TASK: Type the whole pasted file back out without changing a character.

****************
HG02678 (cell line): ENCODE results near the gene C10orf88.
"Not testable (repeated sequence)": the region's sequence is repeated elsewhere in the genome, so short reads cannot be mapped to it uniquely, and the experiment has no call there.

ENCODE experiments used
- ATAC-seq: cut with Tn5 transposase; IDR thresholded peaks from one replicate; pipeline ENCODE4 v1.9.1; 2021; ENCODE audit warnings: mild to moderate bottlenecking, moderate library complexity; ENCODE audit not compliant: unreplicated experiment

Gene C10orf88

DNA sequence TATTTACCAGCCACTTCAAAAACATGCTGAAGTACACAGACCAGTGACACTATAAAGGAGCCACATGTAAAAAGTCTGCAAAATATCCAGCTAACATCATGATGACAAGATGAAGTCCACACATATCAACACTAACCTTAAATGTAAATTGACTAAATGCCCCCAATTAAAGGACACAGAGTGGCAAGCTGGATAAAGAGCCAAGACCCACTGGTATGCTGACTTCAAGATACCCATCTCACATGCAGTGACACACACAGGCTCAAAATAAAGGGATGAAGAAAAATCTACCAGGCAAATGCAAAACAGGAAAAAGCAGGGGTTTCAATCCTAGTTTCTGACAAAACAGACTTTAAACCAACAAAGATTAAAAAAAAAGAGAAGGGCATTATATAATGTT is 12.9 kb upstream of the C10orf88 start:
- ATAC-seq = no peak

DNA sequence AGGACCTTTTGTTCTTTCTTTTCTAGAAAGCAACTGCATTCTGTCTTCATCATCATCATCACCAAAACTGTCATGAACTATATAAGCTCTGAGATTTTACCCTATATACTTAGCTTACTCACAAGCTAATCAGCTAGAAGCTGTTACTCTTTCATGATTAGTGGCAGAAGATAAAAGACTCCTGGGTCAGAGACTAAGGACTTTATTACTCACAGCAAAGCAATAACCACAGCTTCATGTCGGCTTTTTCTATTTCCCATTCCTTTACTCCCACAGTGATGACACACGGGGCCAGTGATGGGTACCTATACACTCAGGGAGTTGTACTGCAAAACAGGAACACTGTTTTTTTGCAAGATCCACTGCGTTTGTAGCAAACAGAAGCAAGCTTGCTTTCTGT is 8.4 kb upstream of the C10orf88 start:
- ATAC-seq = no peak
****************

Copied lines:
HG02678 (cell line): ENCODE results near the gene C10orf88.
"Not testable (repeated sequence)": the region's sequence is repeated elsewhere in the genome, so short reads cannot be mapped to it uniquely, and the experiment has no call there.

ENCODE experiments used
- ATAC-seq: cut with Tn5 transposase; IDR thresholded peaks from one replicate; pipeline ENCODE4 v1.9.1; 2021; ENCODE audit warnings: mild to moderate bottlenecking, moderate library complexity; ENCODE audit not compliant: unreplicated experiment

Gene C10orf88

DNA sequence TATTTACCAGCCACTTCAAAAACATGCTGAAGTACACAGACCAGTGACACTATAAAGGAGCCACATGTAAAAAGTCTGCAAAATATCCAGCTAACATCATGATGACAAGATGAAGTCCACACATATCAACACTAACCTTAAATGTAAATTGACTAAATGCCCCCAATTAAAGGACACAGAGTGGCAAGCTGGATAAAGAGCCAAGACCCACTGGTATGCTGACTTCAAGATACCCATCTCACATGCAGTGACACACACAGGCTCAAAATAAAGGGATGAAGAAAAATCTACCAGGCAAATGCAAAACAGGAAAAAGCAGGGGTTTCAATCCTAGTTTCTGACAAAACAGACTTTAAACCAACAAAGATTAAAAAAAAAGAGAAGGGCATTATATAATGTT is 12.9 kb upstream of the C10orf88 start:
- ATAC-seq = no peak

DNA sequence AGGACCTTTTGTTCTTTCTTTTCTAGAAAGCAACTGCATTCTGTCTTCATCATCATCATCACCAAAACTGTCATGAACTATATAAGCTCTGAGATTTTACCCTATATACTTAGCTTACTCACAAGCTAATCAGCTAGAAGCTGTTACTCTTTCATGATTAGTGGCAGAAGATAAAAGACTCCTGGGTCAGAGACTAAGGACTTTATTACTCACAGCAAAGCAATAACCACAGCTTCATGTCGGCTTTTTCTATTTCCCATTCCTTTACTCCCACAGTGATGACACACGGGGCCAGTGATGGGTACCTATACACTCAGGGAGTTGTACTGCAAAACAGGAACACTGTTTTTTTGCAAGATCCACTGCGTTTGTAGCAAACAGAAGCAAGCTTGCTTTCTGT is 8.4 kb upstream of the C10orf88 start:
- ATAC-seq = no peak